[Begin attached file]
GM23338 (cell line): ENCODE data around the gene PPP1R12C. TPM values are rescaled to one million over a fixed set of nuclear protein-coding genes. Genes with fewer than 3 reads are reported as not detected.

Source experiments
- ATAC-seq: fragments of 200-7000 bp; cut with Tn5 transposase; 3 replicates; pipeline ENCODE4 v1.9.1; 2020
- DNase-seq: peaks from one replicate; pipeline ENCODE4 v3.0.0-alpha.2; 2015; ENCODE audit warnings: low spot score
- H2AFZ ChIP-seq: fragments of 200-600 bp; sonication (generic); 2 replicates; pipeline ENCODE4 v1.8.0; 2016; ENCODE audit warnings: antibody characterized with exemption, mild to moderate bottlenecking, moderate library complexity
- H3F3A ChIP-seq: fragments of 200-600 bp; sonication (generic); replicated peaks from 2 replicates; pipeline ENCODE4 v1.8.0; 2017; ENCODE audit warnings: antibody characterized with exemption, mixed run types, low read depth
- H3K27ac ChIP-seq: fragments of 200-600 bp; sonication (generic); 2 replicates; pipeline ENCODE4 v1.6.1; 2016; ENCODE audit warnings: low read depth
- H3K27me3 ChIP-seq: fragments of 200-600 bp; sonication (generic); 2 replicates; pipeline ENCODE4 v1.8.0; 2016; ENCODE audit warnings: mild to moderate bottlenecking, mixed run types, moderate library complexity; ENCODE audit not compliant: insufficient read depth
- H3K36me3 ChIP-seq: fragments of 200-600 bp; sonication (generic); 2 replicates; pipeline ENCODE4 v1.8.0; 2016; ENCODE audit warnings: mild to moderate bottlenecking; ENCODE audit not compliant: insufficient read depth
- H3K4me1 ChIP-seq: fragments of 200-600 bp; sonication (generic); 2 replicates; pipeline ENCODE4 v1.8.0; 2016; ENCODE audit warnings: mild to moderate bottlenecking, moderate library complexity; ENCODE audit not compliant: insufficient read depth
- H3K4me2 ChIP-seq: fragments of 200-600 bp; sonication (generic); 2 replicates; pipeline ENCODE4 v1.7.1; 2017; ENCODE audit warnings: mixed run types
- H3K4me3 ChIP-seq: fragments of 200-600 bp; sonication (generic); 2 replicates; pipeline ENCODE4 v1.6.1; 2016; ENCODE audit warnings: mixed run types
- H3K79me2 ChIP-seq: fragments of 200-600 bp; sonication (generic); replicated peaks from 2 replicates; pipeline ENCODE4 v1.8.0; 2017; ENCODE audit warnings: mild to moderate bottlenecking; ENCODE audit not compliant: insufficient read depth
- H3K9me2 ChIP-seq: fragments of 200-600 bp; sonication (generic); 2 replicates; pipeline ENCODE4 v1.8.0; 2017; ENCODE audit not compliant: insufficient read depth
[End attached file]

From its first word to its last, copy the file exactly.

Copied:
GM23338 (cell line): ENCODE data around the gene PPP1R12C. TPM values are rescaled to one million over a fixed set of nuclear protein-coding genes. Genes with fewer than 3 reads are reported as not detected.

Source experiments
- ATAC-seq: fragments of 200-7000 bp; cut with Tn5 transposase; 3 replicates; pipeline ENCODE4 v1.9.1; 2020
- DNase-seq: peaks from one replicate; pipeline ENCODE4 v3.0.0-alpha.2; 2015; ENCODE audit warnings: low spot score
- H2AFZ ChIP-seq: fragments of 200-600 bp; sonication (generic); 2 replicates; pipeline ENCODE4 v1.8.0; 2016; ENCODE audit warnings: antibody characterized with exemption, mild to moderate bottlenecking, moderate library complexity
- H3F3A ChIP-seq: fragments of 200-600 bp; sonication (generic); replicated peaks from 2 replicates; pipeline ENCODE4 v1.8.0; 2017; ENCODE audit warnings: antibody characterized with exemption, mixed run types, low read depth
- H3K27ac ChIP-seq: fragments of 200-600 bp; sonication (generic); 2 replicates; pipeline ENCODE4 v1.6.1; 2016; ENCODE audit warnings: low read depth
- H3K27me3 ChIP-seq: fragments of 200-600 bp; sonication (generic); 2 replicates; pipeline ENCODE4 v1.8.0; 2016; ENCODE audit warnings: mild to moderate bottlenecking, mixed run types, moderate library complexity; ENCODE audit not compliant: insufficient read depth
- H3K36me3 ChIP-seq: fragments of 200-600 bp; sonication (generic); 2 replicates; pipeline ENCODE4 v1.8.0; 2016; ENCODE audit warnings: mild to moderate bottlenecking; ENCODE audit not compliant: insufficient read depth
- H3K4me1 ChIP-seq: fragments of 200-600 bp; sonication (generic); 2 replicates; pipeline ENCODE4 v1.8.0; 2016; ENCODE audit warnings: mild to moderate bottlenecking, moderate library complexity; ENCODE audit not compliant: insufficient read depth
- H3K4me2 ChIP-seq: fragments of 200-600 bp; sonication (generic); 2 replicates; pipeline ENCODE4 v1.7.1; 2017; ENCODE audit warnings: mixed run types
- H3K4me3 ChIP-seq: fragments of 200-600 bp; sonication (generic); 2 replicates; pipeline ENCODE4 v1.6.1; 2016; ENCODE audit warnings: mixed run types
- H3K79me2 ChIP-seq: fragments of 200-600 bp; sonication (generic); replicated peaks from 2 replicates; pipeline ENCODE4 v1.8.0; 2017; ENCODE audit warnings: mild to moderate bottlenecking; ENCODE audit not compliant: insufficient read depth
- H3K9me2 ChIP-seq: fragments of 200-600 bp; sonication (generic); 2 replicates; pipeline ENCODE4 v1.8.0; 2017; ENCODE audit not compliant: insufficient read depth